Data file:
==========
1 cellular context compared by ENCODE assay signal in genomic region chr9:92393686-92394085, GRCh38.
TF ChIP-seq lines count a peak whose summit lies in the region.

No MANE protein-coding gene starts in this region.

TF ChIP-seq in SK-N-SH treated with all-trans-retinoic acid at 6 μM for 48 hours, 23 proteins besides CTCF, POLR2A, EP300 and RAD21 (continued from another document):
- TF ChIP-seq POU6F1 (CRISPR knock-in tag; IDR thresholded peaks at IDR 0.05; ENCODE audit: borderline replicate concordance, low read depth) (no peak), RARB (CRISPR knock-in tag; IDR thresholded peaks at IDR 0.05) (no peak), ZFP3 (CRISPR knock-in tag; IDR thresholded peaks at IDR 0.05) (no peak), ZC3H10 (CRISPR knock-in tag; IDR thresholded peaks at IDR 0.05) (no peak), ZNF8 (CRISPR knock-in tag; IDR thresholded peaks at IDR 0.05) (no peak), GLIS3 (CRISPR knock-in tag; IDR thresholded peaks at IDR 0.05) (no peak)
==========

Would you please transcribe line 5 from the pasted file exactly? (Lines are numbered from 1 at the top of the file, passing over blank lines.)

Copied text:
- TF ChIP-seq POU6F1 (CRISPR knock-in tag; IDR thresholded peaks at IDR 0.05; ENCODE audit: borderline replicate concordance, low read depth) (no peak), RARB (CRISPR knock-in tag; IDR thresholded peaks at IDR 0.05) (no peak), ZFP3 (CRISPR knock-in tag; IDR thresholded peaks at IDR 0.05) (no peak), ZC3H10 (CRISPR knock-in tag; IDR thresholded peaks at IDR 0.05) (no peak), ZNF8 (CRISPR knock-in tag; IDR thresholded peaks at IDR 0.05) (no peak), GLIS3 (CRISPR knock-in tag; IDR thresholded peaks at IDR 0.05) (no peak)